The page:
Court decisions also provide a large part of the framework within which the Board operates. Most decisions focus on issues of procedure, or apply the general principles of administrative decision-making to the specific circumstances of the Board. However, the courts have also set out several substantive principles for the Board to follow or that determine the ambit of the Board's mandate or discretion.

Decisions and tariffs issued by the Board must also take into account the specific environment in which it will be applied. A tariff's structure and terms and conditions need to be set in accordance with the industry's technology, business models and economic environment. Sound tariff decisions avoid serious disruption in affected sectors of the national economy and costly and time-consuming court challenges. They also more generally impact positively on the growth of the sectors involved, and hence on the overall economy.

Among the most significant risks which the Board faces in achieving its strategic outcomes is the potentially disruptive impact of new technologies (i.e., in terms of how copyright material is utilized, distributed and monitored). The Board's approach to managing the technology risk is to systematically monitor relevant journals, other publications and web sites, and to attend industry seminars and conferences, as described before in this report.

The decisions the Board makes are constrained in several respects. These constraints come from sources external to the Board: the law, regulations and judicial pronouncements. Others are selfimposed, in the form of guiding principles that can be found in the Board's decisions.

Court decisions also provide a large part of the framework within which the Board operates. Most decisions focus on issues of procedure, or apply the general principles of administrative decision-making to the specific circumstances of the Board. However, the courts have also set out several substantive principles for the Board to follow or that determine the nature of the Board's mandate or discretion.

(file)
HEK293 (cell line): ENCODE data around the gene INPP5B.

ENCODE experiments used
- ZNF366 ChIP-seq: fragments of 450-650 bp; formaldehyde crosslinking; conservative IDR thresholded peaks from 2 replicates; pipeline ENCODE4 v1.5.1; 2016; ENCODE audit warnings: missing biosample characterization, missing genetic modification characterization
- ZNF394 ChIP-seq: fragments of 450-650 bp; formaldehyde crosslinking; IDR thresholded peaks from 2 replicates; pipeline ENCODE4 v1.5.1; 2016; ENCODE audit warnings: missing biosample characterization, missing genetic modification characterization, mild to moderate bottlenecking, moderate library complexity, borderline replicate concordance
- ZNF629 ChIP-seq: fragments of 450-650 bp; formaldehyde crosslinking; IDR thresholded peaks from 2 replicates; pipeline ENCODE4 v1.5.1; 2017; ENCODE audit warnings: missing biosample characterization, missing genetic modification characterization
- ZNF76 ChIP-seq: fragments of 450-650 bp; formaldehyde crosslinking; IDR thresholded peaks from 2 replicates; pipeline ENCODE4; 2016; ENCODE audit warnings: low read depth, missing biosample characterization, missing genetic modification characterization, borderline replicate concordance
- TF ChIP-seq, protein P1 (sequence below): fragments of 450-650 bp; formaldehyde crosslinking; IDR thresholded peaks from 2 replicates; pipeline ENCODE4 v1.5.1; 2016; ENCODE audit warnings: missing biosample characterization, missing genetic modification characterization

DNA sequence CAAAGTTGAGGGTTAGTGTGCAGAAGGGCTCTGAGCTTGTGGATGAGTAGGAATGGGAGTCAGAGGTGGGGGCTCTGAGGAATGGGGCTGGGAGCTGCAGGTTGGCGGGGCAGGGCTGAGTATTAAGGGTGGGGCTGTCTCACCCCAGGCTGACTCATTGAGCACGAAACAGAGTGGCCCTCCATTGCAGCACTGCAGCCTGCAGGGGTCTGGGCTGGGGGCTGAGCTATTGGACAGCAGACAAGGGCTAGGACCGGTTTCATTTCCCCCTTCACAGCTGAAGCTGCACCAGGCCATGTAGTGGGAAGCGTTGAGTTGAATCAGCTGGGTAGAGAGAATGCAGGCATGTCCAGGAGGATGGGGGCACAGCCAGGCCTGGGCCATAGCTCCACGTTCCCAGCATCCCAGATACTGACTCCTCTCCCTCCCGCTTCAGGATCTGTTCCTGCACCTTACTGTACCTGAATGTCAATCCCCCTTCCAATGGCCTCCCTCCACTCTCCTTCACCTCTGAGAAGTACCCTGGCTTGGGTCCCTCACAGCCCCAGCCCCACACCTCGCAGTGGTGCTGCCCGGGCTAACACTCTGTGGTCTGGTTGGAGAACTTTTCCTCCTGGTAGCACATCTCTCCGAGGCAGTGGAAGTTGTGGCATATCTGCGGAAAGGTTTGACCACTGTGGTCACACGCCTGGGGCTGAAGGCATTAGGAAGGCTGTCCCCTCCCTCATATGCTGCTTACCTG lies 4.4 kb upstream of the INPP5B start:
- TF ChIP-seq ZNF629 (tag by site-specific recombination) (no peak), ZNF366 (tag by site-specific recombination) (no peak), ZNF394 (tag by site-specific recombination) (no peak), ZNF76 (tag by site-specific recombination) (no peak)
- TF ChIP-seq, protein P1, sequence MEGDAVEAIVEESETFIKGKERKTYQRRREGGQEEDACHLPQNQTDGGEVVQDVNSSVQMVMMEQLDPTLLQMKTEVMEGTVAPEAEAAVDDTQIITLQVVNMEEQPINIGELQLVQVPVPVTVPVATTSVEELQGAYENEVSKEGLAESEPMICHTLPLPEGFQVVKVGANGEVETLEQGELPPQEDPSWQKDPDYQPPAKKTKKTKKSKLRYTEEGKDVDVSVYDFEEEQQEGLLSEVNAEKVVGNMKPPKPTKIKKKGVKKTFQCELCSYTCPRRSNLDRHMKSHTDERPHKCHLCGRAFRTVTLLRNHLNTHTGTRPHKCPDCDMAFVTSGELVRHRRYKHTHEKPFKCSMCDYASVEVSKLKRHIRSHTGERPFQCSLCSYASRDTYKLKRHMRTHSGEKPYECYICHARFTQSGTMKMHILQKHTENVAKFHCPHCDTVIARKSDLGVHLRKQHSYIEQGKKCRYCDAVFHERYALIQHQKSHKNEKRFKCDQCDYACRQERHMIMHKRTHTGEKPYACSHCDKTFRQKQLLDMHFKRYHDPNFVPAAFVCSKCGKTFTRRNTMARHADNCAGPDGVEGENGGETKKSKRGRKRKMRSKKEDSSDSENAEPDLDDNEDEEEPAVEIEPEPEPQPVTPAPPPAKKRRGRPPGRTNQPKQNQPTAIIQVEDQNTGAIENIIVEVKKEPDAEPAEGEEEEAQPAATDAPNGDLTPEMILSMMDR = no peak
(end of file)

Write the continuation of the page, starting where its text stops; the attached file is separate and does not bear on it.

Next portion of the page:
The Board also enjoys a fair amount of discretion, especially in areas of fact or policy. In making decisions, the Board itself has used various principles or concepts. Strictly speaking, these principles are not binding on the Board. They can be challenged by anyone at anytime. Indeed, the Board would illegally fetter its discretion if it considered itself bound by its previous decisions. However, these principles do offer guidance to both the Board and those who appear before it. In fact, they are essential to ensuring a desirable amount of consistency in decisionmaking.

Among those factors, the following seem to be the most prevalent: the consistency between the various elements of the public performance of music tariffs, the practicality aspects, such as the ease of administration to avoid tariff structures that make it difficult to administer the tariff in a given market, the search for non-discriminatory practices, the relative use of protected works, the taking into account of Canadian circumstances, the stability in the setting of tariffs that minimizes disruption to users, as well as the comparisons with "proxy" markets and comparisons with similar prices in foreign markets.

Summary of performance

2011-12 Financial Resources ($ thousands)
Planned Spending Total Authorities Actual Spending
3,125 3,065 2,541
 
2011-12 Human Resources (full-time equivalents - FTEs)
Planned Actual Difference
16 14 2
 

Progress Toward Strategic Outcome

Strategic Outcome: Fair decision-making to provide proper incentives for the creation and use of copyrighted works
Performance Indicators Targets 2011-12 Performance
Percentage of tariff decisions published within 12 months 70% of tariff decisions will be published within one year 83% of cases
Percentage of licences issued within 45 days 70% of licences will be issued within 45 days 71% of cases
Level of satisfaction of stakeholders 70% satisfaction rate Not measured
 
Performance Summary, Excluding Internal Services
Program Activity 2010-11
Actual
Spending
($ thousands)
2011-12 ($ thousands) Alignment to Government of Canada Outcomes
Main
Estimates
Planned
Spending
Total
Authorities
Actual
Spending
Copyright Tariff Setting and Issuance of Licences 2,078 2,514 2,514 2,465 2,058 An innovative and knowledge-based economy
 
Performance Summary for Internal Services
Program Activity 2011-11
Actual
Spending
2011-12 ($ thousands)
Main
Estimates
Planned
Spending
Total
Authorities
Actual
Spending
Internal Services 488 611 611 600 483

Expenditure Profile

The Board's actual spending for 2011-12 was $2.54 million. This is similar to the actual spending for the year 2010-11.

The chart below shows the evolution through time of actual and planned spending for the unique program activity. Although planned expenditures for 2011-12 were at $3.24 million, actual spending was only $2.54 million. This is due to the fact that some positions are still vacant and from savings achieved through cost containment measures.